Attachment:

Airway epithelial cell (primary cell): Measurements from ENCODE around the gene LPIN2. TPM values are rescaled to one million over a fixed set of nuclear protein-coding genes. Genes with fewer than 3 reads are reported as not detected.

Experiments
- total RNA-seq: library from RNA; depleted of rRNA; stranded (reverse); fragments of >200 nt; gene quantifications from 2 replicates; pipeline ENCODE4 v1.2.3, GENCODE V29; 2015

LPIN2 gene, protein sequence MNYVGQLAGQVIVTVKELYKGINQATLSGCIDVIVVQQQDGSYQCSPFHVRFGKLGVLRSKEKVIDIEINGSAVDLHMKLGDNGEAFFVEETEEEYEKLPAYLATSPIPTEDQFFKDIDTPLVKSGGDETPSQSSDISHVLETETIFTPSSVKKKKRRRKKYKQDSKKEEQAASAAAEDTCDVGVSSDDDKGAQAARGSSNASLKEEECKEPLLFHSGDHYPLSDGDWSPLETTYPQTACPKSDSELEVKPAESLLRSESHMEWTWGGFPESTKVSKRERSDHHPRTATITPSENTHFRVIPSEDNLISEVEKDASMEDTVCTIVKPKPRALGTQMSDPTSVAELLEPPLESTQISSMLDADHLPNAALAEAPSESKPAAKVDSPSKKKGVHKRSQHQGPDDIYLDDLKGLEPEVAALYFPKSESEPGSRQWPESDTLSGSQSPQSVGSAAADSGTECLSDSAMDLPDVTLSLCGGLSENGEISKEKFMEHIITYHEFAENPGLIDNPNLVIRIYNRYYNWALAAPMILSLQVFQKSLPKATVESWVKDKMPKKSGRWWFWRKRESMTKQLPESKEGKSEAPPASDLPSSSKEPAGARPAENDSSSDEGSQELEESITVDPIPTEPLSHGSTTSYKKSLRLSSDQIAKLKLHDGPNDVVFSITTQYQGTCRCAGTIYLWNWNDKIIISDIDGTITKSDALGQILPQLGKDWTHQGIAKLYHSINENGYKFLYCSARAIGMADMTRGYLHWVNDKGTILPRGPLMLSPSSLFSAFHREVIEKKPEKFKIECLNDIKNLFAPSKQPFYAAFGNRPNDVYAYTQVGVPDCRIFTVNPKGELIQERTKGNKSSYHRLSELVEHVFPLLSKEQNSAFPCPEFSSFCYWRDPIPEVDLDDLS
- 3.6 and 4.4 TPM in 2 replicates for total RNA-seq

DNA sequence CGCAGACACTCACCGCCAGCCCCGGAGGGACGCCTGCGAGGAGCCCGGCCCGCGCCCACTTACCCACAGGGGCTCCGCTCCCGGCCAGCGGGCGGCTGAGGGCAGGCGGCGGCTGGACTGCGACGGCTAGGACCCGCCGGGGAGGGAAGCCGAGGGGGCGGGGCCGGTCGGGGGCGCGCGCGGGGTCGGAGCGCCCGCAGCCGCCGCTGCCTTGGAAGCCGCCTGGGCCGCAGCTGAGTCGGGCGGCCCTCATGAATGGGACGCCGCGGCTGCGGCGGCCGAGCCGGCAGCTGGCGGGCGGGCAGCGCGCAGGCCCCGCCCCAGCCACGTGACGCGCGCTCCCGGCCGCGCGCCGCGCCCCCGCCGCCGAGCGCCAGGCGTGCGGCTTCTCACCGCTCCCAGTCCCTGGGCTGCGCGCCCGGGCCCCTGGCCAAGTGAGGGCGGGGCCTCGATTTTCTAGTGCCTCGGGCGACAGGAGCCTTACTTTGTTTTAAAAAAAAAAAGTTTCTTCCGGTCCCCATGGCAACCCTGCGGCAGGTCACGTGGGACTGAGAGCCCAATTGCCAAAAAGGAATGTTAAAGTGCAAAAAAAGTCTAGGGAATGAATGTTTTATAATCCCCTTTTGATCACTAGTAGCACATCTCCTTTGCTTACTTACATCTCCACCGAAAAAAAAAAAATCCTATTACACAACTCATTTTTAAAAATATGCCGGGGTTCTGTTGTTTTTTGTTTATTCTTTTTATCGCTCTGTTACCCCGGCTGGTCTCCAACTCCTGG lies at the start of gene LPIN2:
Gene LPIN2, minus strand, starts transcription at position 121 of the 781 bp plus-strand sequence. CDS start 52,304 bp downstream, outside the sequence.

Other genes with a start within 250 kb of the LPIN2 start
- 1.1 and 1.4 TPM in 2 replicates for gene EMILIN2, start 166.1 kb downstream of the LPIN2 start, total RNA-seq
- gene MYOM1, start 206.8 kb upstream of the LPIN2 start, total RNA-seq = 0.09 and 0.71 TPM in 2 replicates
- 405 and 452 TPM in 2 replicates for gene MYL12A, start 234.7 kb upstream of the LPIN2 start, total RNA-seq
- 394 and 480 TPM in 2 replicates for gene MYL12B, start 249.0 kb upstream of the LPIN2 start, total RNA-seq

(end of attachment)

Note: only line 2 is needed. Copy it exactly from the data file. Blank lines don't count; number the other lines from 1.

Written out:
Experiments